On May 17, ace mountaineer Ali Raza Sadpara suffered a debilitating injury after falling from a cliff during a training climb for K2. He severed his spinal cord and fractured several ribs. He was in a coma for a few days before passing away on May 27.
I had met him only a few days before. Here is how I remember meeting the legend himself.
Travelling towards an area which houses the largest mountain ranges in the world, you can only hope to meet those who are not afraid to scale them. It is early May, and my hope, the secret wish in my heart, is fulfilled. We are just outside Skardu, in the Ghanche District of Gilgit-Baltistan when we bump into Ali Raza Sadpara at a roadside restaurant serving biryani, or their version of it — plain rice with a very soupy beef curry. Looking at Ali Raza’s somewhat short, slender physique it’s hard to imagine that this unassuming man is one of the top mountaineers of Pakistan.
His eyes crinkle when he smiles and his face tells a thousand stories — it’s aged far beyond his 56 years because of the decades spent under the glare of the sun reflected on the snow. He’s excited about the upcoming mountaineering season which is due to start very soon. When I take my camera out, he appears somewhat shy and avoids looking at it.
“Last year I gave very strict instructions that if anyone returns from the mountains without a summit …” he says to our guide, who he’s familiar with. “It just won’t be good.” He’s referring to how Pakistani High-Altitude Porters (HAP), much like Nepali porters or Sherpas, do the bulk of the work ‘preparing’ mountains for their foreign clientele. They often fix the ropes, carry the gear and set up high camps, only to be denied a summit attempt themselves after personally bringing their clients nearly to the top. It hurts to be so close to, with a summit glory within reach, and then be told to stay back.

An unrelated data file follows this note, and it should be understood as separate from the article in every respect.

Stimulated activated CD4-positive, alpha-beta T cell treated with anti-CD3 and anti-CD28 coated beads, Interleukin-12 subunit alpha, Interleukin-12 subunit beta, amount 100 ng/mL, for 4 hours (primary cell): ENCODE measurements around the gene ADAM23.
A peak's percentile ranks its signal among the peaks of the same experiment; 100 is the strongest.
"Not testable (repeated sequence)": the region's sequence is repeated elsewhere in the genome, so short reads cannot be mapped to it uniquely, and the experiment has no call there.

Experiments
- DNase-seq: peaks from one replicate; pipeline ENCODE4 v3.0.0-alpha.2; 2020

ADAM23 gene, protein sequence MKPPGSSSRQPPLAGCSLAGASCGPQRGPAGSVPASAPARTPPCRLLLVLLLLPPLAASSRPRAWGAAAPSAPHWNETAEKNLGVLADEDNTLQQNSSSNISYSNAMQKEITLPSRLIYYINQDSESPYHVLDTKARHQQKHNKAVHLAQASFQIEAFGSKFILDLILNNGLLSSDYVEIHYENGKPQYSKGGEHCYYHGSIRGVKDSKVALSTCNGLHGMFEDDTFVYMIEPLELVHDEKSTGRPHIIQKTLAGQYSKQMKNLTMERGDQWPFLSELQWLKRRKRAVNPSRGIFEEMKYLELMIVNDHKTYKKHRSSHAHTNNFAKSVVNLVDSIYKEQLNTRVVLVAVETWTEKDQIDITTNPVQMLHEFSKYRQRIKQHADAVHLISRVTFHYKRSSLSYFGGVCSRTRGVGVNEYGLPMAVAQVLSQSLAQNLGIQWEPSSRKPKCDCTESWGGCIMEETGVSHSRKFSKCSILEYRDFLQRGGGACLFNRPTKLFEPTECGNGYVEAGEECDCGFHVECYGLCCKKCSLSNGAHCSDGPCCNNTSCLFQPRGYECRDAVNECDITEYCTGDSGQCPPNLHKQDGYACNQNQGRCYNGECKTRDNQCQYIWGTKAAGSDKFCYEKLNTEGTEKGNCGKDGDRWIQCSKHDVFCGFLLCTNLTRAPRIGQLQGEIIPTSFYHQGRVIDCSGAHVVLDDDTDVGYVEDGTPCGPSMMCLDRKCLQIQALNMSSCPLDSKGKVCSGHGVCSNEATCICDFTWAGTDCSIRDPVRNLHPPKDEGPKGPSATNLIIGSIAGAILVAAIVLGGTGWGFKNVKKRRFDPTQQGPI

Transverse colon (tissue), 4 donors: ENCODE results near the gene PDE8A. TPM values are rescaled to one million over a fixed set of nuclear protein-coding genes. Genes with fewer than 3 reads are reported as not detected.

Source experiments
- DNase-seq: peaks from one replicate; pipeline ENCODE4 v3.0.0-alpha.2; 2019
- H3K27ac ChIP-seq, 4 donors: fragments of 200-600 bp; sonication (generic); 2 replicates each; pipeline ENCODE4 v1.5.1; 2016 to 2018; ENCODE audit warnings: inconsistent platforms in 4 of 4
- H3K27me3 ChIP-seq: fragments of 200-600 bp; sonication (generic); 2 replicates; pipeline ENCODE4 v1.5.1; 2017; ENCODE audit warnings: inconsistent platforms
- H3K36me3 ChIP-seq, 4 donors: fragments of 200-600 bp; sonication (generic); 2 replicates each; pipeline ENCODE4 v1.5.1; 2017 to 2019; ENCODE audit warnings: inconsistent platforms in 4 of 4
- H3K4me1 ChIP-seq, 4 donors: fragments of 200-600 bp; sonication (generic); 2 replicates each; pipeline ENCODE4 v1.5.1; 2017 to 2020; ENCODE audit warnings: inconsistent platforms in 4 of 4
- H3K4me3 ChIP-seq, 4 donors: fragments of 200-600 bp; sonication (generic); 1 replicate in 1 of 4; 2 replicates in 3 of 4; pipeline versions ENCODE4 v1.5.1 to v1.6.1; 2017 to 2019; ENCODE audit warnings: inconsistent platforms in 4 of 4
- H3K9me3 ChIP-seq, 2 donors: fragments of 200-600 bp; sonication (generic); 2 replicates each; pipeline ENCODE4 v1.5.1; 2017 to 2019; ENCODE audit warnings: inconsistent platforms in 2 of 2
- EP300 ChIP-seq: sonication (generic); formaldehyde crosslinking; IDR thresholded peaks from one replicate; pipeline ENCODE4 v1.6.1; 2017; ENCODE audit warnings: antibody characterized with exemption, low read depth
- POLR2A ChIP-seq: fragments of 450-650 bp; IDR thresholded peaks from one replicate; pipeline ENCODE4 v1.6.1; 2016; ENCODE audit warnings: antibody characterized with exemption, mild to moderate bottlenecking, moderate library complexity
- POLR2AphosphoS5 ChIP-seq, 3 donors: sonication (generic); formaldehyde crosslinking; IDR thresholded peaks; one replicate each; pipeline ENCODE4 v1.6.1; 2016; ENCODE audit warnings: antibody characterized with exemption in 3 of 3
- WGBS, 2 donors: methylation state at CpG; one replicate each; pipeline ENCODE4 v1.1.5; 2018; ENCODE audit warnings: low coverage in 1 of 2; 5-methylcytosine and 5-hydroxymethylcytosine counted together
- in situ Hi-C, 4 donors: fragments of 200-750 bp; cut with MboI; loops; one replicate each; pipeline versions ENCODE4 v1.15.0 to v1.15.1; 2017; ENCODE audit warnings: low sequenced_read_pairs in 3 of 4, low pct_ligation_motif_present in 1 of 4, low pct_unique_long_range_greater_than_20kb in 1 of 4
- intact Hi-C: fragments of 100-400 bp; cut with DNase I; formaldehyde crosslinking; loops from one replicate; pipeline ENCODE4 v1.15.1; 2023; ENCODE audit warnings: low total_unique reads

It’s one of the greatest injustices that porters and Pakistani guides have been subjected to for decades and Ali Raza is not having any of it, anymore. As one of the senior-most active mountaineers in Pakistan, he’s got a lot of sway within the local mountaineering community.
Most other young mountaineers I meet call him their ustaad [teacher]. He’s been conducting mountaineering workshops regularly, trying to pass on essential skills to the younger generation. Ali Raza believes that those lack of skills, and the very few opportunities to develop them, is what keep Pakistani guides and porters a step behind the Nepali ones, even though they are just as strong and perhaps, due to their familiarity with the local mountains, better equipped to guide mountaineers.
UNTIL NEXT TIME
The next time I meet him, only a few days before his fateful accident, Ali Raza is chiding me for not giving him the opportunity to host us at his place. Next time, I promise.
“I started climbing in 1986,” he tells me. “I attempted to climb K2 the same year. I didn’t know anything at the time, [like] what was the proper way of wearing boots or crampons.”
A local hero and a pioneer HAP from Chunda Valley, Mohammed Ali Chunda, widely regarded as the first person to summit an 8,000m mountain from Baltistan, showed Ali Raza the ropes — quite literally. “He taught me how to clip on the safety belt, fix the ropes, how to properly wear boots and crampons,” Ali Raza tells me.
He took to mountaineering as a fish takes to water. In his very first attempt, he made it up to an altitude of about 8,000m. “At that time, Pakistanis were not allowed to go to the summit,” he says, his otherwise smiling face suddenly gets very serious. “I was with a Korean group and I put a lot of pressure on them to let us go to the summit,” he continues. “They said to me, ‘We brought you up to this point. If the Pakistan government finds out then it will be a problem for us. You’re not allowed to go above C2.’ That’s why I couldn’t summit.”